Poliomyelitis (polio) is a highly infectious viral disease that largely affects children under 5 years of age. The virus is transmitted by person-to-person spread mainly through the faecal-oral route or, less frequently, by a common vehicle (e.g. contaminated water or food) and multiplies in the intestine, from where it can invade the nervous system and cause paralysis.
In 1988, the World Health Assembly adopted a resolution for the worldwide eradication of polio, marking the launch of the Global Polio Eradication Initiative, spearheaded by national governments, WHO, Rotary International, the US Centers for Disease Control and Prevention (CDC), UNICEF, and later joined by the Bill & Melinda Gates Foundation and Gavi, the Vaccine Alliance. Wild poliovirus cases have decreased by over 99% since 1988, from an estimated 350 000 cases in more than 125 endemic countries then to 175reported cases in 2019.
Of the 3 strains of wild poliovirus (type 1, type 2 and type 3), wild poliovirus type 2 was eradicated in 1999 and no case of wild poliovirus type 3 has been found since the last reported case in Nigeria in November 2012. Both strains have officially been certified as globally eradicated. As at 2020, wild poliovirus type 1 affects two countries: Pakistan and Afghanistan.
The strategies for polio eradication work when they are fully implemented. This is clearly demonstrated by India’s success in stopping polio in January 2011, in arguably the most technically challenging place, and polio-free certification of the entire WHO Southeast Asia Region in March 2014.
Poliovirus is highly infectious. The incubation period is usually 7–10 days but can range from 4–35 days. The virus enters the body through the mouth and multiplies in the intestine. It then invades the nervous system. Up to 90% of those infected experience no or mild symptoms and the disease usually goes unrecognized. In others, initial symptoms include fever, fatigue, headache, vomiting, stiffness in the neck, and pain in the limbs. These symptoms usually last for 2–10 days and most recovery is complete in almost all cases. However, in the remaining proportion of cases the virus causes paralysis, usually of the legs, which is most often permanent. Paralysis can occur as rapidly as within a few hours of infection. Of those paralysed, 5-10% die when their breathing muscles become immobilized.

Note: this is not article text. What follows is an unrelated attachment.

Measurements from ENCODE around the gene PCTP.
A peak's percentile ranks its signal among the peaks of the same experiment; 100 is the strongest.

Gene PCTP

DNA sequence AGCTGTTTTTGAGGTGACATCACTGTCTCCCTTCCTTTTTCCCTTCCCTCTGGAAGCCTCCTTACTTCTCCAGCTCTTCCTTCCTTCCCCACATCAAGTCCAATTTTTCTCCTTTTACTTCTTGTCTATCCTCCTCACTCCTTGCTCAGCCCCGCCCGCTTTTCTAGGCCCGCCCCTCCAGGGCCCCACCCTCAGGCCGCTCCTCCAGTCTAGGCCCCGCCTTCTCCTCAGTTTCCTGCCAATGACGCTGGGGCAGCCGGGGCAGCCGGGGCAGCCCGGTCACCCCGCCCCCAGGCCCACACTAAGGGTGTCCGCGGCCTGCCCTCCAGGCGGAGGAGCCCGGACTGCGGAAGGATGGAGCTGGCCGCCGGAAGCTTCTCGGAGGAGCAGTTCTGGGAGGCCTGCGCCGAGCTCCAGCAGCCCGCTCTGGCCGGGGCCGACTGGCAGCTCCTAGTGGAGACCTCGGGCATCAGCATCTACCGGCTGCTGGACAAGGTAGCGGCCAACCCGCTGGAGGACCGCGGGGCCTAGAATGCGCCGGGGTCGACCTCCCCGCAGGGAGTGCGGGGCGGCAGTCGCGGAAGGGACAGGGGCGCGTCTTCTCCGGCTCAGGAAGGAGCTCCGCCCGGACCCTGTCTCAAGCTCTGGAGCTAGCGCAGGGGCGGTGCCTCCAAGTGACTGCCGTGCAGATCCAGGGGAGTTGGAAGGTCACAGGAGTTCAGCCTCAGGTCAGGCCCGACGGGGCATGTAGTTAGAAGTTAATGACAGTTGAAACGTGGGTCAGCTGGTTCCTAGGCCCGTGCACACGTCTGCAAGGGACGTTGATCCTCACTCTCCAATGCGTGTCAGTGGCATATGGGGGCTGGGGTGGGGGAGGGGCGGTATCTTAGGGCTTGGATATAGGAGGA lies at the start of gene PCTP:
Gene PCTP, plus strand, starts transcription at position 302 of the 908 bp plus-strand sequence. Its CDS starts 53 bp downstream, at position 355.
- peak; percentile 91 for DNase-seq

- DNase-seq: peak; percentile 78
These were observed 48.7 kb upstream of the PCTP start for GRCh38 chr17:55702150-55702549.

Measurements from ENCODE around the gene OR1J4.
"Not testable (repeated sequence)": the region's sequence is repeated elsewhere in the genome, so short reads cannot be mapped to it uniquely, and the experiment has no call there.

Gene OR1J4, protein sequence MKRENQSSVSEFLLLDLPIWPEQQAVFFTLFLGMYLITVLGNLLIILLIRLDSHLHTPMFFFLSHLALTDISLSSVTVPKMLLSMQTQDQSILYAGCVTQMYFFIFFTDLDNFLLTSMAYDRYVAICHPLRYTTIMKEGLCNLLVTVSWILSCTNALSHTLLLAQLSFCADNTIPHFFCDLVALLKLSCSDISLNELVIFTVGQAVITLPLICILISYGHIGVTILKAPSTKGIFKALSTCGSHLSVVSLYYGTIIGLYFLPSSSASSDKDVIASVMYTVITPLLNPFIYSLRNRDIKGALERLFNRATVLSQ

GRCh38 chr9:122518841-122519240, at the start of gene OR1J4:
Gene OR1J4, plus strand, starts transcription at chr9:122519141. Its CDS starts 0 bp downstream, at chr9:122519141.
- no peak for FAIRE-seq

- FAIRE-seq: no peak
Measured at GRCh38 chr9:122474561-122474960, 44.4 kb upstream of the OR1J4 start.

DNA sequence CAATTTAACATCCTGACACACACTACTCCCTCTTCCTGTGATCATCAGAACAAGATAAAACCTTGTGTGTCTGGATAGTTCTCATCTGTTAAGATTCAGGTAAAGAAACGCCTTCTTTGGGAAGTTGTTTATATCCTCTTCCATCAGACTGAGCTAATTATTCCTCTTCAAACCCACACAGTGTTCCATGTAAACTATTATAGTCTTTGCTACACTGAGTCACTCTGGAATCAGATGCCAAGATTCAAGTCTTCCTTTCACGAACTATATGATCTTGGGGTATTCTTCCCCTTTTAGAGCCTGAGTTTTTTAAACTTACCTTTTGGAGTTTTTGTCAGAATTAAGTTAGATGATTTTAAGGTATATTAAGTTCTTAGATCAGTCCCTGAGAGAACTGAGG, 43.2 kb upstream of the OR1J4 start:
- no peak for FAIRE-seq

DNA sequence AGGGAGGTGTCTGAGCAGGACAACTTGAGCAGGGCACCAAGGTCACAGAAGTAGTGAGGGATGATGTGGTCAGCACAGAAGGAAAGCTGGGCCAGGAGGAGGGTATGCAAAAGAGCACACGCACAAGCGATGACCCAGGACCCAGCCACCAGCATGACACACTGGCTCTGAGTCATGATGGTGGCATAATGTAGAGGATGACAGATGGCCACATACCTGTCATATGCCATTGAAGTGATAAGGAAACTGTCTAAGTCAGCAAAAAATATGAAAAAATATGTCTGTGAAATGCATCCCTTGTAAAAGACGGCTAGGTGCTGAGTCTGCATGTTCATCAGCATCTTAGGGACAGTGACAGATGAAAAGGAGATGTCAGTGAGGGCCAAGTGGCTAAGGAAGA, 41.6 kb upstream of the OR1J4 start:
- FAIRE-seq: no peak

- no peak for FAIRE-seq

The virus is shed by infected people (usually children) through faeces, where it can spread quickly, especially in areas with poor hygiene and sanitation systems.
There is no cure for polio; it can only be prevented by immunization. The polio vaccine, given multiple times, can protect a child for life. More than 18 million people are able to walk today who would otherwise have been paralysed, since 1988, when the Global Polio Eradication Initiative was launched. An estimated 1.5 million childhood deaths have been prevented through the systematic administration of vitamin A during polio immunization activities.
Treatments for polio focus on limiting and alleviating symptoms. Heat and physical therapy can be used to stimulate the muscles and antispasmodic drugs are used to relax the affected muscles. This can improve mobility but does not reverse permanent polio paralysis.
Vaccination is crucial in the fight against polio. Failure to implement strategic approaches leads to ongoing transmission of the virus. Endemic transmission of wild poliovirus is continuing to cause cases in border areas of Afghanistan and Pakistan. Failure to stop polio in these last remaining areas could result in as many as 200 000 new cases every year within 10 years, all over the world. That is why it is critical to ensure polio is eradicated completely, once and for all.